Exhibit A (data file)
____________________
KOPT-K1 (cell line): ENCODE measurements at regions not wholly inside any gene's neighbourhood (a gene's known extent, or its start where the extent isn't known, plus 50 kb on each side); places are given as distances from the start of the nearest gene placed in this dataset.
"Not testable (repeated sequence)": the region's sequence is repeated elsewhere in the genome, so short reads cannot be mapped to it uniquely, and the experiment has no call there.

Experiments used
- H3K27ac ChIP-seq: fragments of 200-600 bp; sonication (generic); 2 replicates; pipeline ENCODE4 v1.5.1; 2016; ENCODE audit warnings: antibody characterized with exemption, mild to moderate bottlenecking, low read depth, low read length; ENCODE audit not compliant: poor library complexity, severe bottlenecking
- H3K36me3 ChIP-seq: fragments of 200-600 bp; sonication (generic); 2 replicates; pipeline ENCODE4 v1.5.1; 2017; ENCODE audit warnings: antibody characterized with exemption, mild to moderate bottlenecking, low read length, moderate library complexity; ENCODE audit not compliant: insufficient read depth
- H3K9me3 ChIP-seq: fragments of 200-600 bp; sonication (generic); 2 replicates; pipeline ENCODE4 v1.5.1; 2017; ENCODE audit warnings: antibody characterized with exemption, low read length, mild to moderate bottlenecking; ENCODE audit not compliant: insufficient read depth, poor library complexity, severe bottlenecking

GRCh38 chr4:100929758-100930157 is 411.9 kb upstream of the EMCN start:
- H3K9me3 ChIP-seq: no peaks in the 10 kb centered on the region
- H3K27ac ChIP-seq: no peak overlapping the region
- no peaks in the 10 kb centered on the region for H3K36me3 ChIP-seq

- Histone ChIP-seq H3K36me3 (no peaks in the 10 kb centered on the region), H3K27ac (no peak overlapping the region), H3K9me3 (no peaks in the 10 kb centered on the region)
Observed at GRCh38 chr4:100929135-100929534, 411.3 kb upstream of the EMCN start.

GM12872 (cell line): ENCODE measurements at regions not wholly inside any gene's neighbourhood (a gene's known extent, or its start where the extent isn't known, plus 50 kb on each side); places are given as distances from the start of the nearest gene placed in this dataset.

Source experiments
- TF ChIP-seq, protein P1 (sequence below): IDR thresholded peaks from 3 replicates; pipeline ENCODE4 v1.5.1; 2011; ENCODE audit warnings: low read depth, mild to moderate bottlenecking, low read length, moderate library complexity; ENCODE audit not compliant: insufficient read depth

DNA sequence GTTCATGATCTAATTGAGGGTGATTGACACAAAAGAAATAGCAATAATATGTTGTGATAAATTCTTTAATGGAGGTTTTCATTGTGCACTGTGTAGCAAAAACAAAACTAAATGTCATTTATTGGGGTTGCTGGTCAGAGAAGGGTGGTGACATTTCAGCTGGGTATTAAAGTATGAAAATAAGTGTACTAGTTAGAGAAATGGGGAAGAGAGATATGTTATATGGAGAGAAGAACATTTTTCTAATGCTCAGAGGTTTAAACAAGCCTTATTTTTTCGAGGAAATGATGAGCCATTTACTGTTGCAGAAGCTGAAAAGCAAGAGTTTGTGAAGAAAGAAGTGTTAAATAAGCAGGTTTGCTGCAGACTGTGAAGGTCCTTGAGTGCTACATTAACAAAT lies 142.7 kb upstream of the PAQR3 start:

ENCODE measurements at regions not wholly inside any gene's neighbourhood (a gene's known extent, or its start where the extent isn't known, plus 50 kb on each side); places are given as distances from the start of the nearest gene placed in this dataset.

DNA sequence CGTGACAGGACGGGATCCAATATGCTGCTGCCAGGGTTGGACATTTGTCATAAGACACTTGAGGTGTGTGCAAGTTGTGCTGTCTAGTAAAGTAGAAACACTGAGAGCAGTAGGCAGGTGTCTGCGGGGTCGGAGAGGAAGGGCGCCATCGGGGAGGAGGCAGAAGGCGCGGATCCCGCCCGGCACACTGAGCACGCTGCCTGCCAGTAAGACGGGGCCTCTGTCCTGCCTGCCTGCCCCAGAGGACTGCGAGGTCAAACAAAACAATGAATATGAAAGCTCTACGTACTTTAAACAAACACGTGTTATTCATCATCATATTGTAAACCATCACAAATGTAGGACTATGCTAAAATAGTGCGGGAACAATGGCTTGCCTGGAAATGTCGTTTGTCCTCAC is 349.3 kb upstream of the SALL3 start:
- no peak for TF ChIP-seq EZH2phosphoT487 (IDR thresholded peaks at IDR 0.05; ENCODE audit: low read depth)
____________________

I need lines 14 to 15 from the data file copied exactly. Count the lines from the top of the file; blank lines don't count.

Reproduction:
Source experiments
- TF ChIP-seq, protein P1 (sequence below): IDR thresholded peaks from 3 replicates; pipeline ENCODE4 v1.5.1; 2011; ENCODE audit warnings: low read depth, mild to moderate bottlenecking, low read length, moderate library complexity; ENCODE audit not compliant: insufficient read depth